Alkebu-Lan (better known as the Country of “Africa”)

A few weeks ago I was having a casual conversation about what, I cannot recall at the moment.  What I do remember is an incident that occurred during the talk.

The topic of discussion was fairly random; from current events, to sports, to the going ons in our respective homes.  My acquaintance then began commenting on a colleague he knew from “Africa”.  Nowhere specific, just “Africa”.  This individual held some particular beliefs that my acquaintance found odd, to which he asked me, “But isn’t that how most African’s are?”  I looked at him, trying to hold back my incredulity and calmly responded, “How should I know?”

As I’ve mentioned before, I am a first-generation Nigerian, born and raised in the U.S.  Outside of a few stints here and there, I have spent the entirety of my existence in the U.S.  I do posses what many would call a “traditional Nigerian” name.  Regardless, I have come across this phenomena of People referring to Alkebu-Lan (the place most call “Africa”) as a single country on countless occassions.

It’s important to note that my acquaintance himself is the descendant of people taken forcibly from Alkebu-Lan (the place most call “Africa”) hundreds of years ago.  To him, Alkebu-Lan (the place most call “Africa”) is a homogeneous, unvaried region.  It is his fault that he holds such views.  The many cultures, societies, and people who comprise Alkebu-Lan (the place most call “Africa”) is well documented.  My concern is that incidents like this are not isolated.  Read most articles or listen to most radio shows or television programs, and you will get steady dose of this narrative:

Africa = one big wild, weird, backward, tragic country. 

There’s almost a pride in knowing the least about it or being uninformed.  I’m curious as to how such an erroneous account became the standard.  Like all places, Alkebu-Lan (the place most call “Africa”) has it’s share of problems.  Poor leadership, tension between ethnic & cultural groups, and difficult economic conditions have plagued the land.  But these are not unique to Alkebu-Lan (the place most call “Africa”).  All people, since the creation of time, have experienced violence, greed, poor governance, war, and economic hardship.   Like all places in this world Alkebu-Lan (the place most call Africa) is made of many different people with many different thoughts, views, and opinions.  I have yet visited or heard of a place where everyone though, felt, and acted the same way about anything.  Even here in the U.S., the bastion of all things civilized and well with mankind, you’d be hard pressed to find a state, let alone an entire region, who get alone and work together on a consistent basis.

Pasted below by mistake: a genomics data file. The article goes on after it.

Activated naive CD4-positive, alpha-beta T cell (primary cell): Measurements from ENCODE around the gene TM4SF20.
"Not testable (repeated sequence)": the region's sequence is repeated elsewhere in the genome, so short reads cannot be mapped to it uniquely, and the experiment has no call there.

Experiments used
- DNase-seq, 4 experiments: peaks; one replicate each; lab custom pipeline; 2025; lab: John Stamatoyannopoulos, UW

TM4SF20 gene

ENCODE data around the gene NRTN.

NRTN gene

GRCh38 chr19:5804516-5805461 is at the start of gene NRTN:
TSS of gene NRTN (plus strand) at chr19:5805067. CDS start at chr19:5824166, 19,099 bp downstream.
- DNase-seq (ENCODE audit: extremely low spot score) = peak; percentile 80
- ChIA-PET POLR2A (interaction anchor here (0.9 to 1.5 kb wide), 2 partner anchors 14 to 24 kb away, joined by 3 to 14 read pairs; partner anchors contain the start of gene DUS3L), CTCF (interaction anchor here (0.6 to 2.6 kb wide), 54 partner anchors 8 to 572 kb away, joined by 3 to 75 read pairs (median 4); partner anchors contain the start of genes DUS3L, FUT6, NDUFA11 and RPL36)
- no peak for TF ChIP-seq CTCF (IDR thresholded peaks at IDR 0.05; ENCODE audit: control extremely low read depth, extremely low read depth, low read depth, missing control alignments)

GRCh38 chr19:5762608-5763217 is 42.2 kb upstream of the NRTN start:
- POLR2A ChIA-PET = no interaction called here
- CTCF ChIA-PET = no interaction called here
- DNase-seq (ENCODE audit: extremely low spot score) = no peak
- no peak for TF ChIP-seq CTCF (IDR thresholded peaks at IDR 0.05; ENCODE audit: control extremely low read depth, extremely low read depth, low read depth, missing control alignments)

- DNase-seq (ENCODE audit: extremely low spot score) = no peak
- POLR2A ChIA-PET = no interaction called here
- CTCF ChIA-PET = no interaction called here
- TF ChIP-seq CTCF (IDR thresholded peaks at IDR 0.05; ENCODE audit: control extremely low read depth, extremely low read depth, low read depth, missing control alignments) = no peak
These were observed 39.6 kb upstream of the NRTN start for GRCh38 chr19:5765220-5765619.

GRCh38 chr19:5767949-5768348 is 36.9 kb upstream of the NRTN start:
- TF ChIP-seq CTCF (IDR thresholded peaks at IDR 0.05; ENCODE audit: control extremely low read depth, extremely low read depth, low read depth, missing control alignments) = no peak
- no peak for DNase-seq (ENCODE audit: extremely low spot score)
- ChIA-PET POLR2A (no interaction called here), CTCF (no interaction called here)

So if it hasn’t been said, I’m saying it now:

Alkebu-Lan (the place most call “Africa”) is a continent comprised of 54 sovereign countries, and Western Sahara, a member state of the African Union whose statehood is disputed by Morocco.  There are people of all shape, size, color, and variety.  The continent has virtually all the types of landscapes found on this Earth.  It is place where people love, live, and do the best they can with what they’ve been given, just like we all try to do on this planet.

Spread the word.

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4 thoughts on “Alkebu-Lan (better known as the Country of “Africa”)

  1. July 10, 2015

    Sir, I read your blog about Remote Area Medical and Stan Brock and Joanne Ford and want to tell you the rest of the story. Joanne became dear to us at RAM. Our Clinical Coordinator Ron Brewer made sure she had updated vision tests and new glasses as well as transportation to Dr. appointments from the time we met her until she passed away a few years ago.

    I really understand your heart when you described your feelings about hearing the stories of Americans in distress and needing health care so badly. I am a new staffer with RAM and have been completely astounded at the great need for health care here in America. People who are on assistance still don’t have dental or vision and those who work low wage jobs and even a few jobs to provide necessities for their families have a difficult time paying for health care so they usually go without. I, along with you and thousands are so grateful to Stan Brock and the work he has done over 30 years to stopping the pain and alleviating the suffering of people here in the US and abroad. You may not realize but he also has spayed and neutered over 66,000 dogs.

    Thanks for sharing your feelings in your blog. Please feel free to contact us for a tour of our facilities and meet Stan and the staff or visit one of our clinics. We have scheduled 67 clinics this year alone.

    Best Regards,

    Donna Walker
    Development Officer

      1. You can contact met at Remote Area Medical’s headquarters at 2200 Stock Creek Blvd., Rockford, TN 37353 and our phone numbers are: office at 865-579-1530 my extension is 105 or my direct number is 865-862-5917. You can also check us out at http://www.RAMUSA.org and here is a link to a documentary about Stan as the Medicine Man: http://www.medicinemanstanbrock.com. This is an ongoing project by Paul Michael Angell from Great Britain.

        Thanks so much,

        Donna Walker

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